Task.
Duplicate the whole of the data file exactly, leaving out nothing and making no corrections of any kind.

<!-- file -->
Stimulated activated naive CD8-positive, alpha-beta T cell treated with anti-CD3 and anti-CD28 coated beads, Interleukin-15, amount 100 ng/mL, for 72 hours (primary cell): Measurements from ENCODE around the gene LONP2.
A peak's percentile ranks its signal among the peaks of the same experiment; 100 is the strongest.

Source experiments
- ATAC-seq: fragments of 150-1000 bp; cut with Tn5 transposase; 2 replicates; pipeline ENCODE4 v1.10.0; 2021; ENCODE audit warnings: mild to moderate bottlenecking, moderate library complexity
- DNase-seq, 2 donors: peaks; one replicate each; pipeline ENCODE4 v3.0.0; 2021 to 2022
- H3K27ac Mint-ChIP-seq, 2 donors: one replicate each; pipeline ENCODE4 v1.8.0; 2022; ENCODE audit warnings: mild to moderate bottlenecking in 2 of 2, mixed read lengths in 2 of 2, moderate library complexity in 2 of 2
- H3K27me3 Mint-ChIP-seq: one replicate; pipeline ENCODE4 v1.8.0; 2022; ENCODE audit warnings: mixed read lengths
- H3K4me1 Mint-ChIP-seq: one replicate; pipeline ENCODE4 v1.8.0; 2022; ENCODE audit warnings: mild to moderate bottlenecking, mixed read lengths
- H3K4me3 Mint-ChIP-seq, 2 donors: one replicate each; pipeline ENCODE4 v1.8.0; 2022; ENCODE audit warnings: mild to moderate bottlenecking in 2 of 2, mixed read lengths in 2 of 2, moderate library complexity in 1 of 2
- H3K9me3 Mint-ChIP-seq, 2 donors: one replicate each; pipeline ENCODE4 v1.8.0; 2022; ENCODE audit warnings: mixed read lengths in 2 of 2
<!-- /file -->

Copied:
Stimulated activated naive CD8-positive, alpha-beta T cell treated with anti-CD3 and anti-CD28 coated beads, Interleukin-15, amount 100 ng/mL, for 72 hours (primary cell): Measurements from ENCODE around the gene LONP2.
A peak's percentile ranks its signal among the peaks of the same experiment; 100 is the strongest.

Source experiments
- ATAC-seq: fragments of 150-1000 bp; cut with Tn5 transposase; 2 replicates; pipeline ENCODE4 v1.10.0; 2021; ENCODE audit warnings: mild to moderate bottlenecking, moderate library complexity
- DNase-seq, 2 donors: peaks; one replicate each; pipeline ENCODE4 v3.0.0; 2021 to 2022
- H3K27ac Mint-ChIP-seq, 2 donors: one replicate each; pipeline ENCODE4 v1.8.0; 2022; ENCODE audit warnings: mild to moderate bottlenecking in 2 of 2, mixed read lengths in 2 of 2, moderate library complexity in 2 of 2
- H3K27me3 Mint-ChIP-seq: one replicate; pipeline ENCODE4 v1.8.0; 2022; ENCODE audit warnings: mixed read lengths
- H3K4me1 Mint-ChIP-seq: one replicate; pipeline ENCODE4 v1.8.0; 2022; ENCODE audit warnings: mild to moderate bottlenecking, mixed read lengths
- H3K4me3 Mint-ChIP-seq, 2 donors: one replicate each; pipeline ENCODE4 v1.8.0; 2022; ENCODE audit warnings: mild to moderate bottlenecking in 2 of 2, mixed read lengths in 2 of 2, moderate library complexity in 1 of 2
- H3K9me3 Mint-ChIP-seq, 2 donors: one replicate each; pipeline ENCODE4 v1.8.0; 2022; ENCODE audit warnings: mixed read lengths in 2 of 2